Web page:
New report shows rise in insurance claims for industrial deafness
The Association of British Insurers says thousands have been given false hope of compensation pay outs for industrial deafness as claims lawyers look to exploit the new whiplash.
The Association of British Insurers (ABI) is warning that the UK’s on-going compensation culture is resulting in thousands of people wrongly being led to believe they can get compensation for hearing problems as claimant lawyers and claims management companies shift their attention to lucrative noise induced hearing loss (NIHL) claims.
A new ABI report shows insurers have seen opportunistic claims for NIHL, also known as industrial deafness, significantly increase in recent years.
Since 2012, more than 200,000 claims for NIHL have been submitted but less than a fifth have been eligible for compensation, mainly due to the poor quality of evidence provided because the claimant’s hearing loss cannot be linked to the workplace. The flood of claims is slowing down the time it takes to get compensation to genuine claimants.
A new ABI report, “Noise Induced Hearing Loss Claims: Improving the claims system for everyone” demonstrates that:
Claims for noise induced hearing loss being notified to insurers increased by 189% between 2011 and 2014
Excessive legal costs mean that on average for every £1 paid in compensation to the successful claimant, £3 is paid out in legal costs to the claimant’s lawyers
Vital reform is required to improve the process for those genuine claimants.
The report also identifies problems with the quality of medical evidence for NIHL claims, especially the audiology tests being submitted.
Genuine claimants for industrial deafness often worked in heavy industry during the 1960s and 1970s. To be eligible for compensation the claimant needs:
to have evidence of their employment
to have medical evidence in the form of an audiology test which demonstrates the NIHL was due to exposure to noise in the workplace
to submit the claim within three years of becoming aware their hearing loss was due to exposure to noise at work.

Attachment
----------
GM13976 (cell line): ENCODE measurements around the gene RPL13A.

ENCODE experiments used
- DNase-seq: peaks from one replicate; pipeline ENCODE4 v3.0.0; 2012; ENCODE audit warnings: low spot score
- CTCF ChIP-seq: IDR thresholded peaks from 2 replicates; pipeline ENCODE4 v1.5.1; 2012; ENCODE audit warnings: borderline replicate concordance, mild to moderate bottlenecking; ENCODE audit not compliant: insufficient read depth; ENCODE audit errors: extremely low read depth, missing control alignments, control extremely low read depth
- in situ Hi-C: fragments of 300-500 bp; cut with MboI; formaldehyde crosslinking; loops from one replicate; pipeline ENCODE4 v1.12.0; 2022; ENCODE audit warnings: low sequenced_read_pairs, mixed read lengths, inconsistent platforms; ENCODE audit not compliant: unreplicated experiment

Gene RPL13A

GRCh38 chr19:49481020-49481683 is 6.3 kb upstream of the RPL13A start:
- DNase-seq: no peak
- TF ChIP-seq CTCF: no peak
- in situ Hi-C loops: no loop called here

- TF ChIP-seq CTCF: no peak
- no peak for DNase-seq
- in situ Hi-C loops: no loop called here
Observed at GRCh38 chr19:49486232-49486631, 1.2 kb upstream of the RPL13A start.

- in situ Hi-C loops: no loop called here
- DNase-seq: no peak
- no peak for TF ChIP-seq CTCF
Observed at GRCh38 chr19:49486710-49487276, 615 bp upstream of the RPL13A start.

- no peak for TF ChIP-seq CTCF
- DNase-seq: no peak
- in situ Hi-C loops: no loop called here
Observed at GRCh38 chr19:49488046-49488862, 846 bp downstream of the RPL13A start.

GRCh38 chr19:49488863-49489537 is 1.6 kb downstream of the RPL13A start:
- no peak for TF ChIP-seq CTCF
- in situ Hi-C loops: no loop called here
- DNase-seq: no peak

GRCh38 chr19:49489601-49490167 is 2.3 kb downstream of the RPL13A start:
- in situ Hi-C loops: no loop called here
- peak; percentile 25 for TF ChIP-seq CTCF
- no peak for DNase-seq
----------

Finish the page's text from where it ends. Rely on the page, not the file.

James Dalton, the ABI’s Director of General Insurance Policy, said;
“Thousands of people who worked in noisy environments in the 1960s and 70s without the right protection were rightly compensated in the decades which followed. These claims naturally tailed off following the introduction of better health and safety measures across British industry.
“The recent spike in claims can only be a result of claimant lawyers spotting the potential to earn sizeable fees from these cases after their sky-high earnings from whiplash claims were reduced. The claimant lawyers and claims management firms are intent on exploiting the new source of income which deafness claims represent, irrespective of whether the claims they put forward are genuine..”
To help genuine claimants while reducing excessive legal costs, the ABI is calling for:
NIHL to attract fixed legal fees in a similar way to whiplash claims. This will stop claimant lawyers driving up excessive legal costs
amendments to the current Claims Portal to ensure that more NIHL cases can be submitted through it, which would improve efficiency and reduce the time it takes to get compensation to genuine claimants
Medco to be extended to cover audiologists so insurers can be reassured about the financial independence of people carrying out the required hearing tests and that they are subject to a rigorous accreditation framework.
The industry is meeting to discuss this issue this morning (Tuesday June 16th) and to mark the publication of the ABI’s full report on this issue which is available from the ABI press office.